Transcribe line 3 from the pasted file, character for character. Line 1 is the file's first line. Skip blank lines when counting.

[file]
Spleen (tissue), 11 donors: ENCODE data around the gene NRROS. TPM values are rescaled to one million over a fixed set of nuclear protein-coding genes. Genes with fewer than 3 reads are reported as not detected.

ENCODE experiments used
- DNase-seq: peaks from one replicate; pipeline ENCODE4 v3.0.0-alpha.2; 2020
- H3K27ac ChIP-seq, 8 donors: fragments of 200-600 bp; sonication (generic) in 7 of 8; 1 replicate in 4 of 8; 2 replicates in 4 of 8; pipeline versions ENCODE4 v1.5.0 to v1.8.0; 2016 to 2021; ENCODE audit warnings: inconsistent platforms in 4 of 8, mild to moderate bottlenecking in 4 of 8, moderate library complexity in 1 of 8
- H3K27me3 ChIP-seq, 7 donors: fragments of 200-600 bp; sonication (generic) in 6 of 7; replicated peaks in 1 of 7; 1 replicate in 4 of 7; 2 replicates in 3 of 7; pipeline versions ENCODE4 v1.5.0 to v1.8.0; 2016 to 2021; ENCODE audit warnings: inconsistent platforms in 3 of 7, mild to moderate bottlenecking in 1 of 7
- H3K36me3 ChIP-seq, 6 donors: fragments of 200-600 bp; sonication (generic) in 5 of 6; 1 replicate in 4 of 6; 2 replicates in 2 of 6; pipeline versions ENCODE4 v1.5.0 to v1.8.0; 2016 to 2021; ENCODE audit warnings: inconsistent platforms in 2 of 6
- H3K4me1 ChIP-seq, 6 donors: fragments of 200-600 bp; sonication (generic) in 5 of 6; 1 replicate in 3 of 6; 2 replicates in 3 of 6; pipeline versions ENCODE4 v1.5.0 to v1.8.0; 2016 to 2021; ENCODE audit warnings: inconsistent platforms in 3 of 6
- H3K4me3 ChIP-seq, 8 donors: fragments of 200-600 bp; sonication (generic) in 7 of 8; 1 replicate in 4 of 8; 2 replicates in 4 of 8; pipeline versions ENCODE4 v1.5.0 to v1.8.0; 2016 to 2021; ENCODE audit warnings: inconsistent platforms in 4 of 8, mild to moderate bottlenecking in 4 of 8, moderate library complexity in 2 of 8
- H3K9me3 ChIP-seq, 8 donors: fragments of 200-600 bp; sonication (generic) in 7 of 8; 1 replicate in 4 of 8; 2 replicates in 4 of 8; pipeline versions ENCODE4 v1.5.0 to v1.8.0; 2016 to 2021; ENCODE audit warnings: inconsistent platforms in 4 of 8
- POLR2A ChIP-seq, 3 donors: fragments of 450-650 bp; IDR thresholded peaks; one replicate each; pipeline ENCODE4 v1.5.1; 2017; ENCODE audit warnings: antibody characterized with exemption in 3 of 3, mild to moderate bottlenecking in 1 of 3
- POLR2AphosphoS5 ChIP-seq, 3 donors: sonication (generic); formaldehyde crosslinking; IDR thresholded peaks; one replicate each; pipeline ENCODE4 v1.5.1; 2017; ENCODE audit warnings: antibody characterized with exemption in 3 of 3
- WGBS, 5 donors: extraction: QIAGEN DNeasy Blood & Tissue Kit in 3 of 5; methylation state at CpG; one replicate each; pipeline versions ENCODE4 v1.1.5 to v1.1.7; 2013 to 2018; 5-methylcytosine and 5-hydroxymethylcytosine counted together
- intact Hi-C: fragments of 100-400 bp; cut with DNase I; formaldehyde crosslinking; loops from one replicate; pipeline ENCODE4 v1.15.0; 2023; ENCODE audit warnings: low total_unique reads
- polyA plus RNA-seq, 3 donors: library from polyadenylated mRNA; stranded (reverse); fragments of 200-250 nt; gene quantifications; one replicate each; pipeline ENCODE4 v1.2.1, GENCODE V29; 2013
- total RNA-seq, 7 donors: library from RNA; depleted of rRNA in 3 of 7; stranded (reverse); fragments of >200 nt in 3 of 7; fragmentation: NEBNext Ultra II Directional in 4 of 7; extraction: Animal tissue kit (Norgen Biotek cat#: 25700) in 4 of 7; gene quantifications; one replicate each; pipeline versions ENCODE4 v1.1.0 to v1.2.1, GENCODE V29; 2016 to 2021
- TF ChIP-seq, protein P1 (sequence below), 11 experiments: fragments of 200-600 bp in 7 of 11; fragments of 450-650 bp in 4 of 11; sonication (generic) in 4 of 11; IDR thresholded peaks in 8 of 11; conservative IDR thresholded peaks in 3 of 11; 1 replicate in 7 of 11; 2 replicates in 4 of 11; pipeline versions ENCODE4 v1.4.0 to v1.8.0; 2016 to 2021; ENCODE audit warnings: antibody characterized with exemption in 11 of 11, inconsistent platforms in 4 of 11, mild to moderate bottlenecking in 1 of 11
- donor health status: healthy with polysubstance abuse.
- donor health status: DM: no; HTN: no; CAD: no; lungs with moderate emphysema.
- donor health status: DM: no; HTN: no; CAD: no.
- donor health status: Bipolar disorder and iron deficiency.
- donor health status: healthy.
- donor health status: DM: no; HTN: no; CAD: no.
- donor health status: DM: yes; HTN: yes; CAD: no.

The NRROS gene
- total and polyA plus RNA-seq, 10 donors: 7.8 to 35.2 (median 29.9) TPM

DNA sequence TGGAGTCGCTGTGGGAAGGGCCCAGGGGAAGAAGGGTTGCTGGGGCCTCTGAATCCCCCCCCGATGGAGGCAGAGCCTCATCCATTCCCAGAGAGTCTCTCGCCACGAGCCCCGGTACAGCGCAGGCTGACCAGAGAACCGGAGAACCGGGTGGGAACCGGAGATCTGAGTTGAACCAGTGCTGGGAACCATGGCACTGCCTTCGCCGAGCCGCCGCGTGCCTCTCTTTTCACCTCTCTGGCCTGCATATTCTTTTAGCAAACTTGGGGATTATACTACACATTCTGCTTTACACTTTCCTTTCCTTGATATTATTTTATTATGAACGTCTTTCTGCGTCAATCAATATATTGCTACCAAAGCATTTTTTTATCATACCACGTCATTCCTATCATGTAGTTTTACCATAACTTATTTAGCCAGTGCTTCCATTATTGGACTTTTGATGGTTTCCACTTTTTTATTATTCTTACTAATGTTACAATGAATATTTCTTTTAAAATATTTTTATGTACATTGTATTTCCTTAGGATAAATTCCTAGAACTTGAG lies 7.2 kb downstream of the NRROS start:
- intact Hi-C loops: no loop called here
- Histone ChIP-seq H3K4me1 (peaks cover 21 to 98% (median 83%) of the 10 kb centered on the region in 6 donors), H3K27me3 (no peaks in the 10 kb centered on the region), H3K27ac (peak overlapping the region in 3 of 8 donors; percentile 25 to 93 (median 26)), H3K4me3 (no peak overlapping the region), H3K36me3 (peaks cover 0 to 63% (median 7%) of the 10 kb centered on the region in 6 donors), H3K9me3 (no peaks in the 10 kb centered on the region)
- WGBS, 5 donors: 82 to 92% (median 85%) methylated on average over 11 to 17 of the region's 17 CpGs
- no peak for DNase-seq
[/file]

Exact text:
- DNase-seq: peaks from one replicate; pipeline ENCODE4 v3.0.0-alpha.2; 2020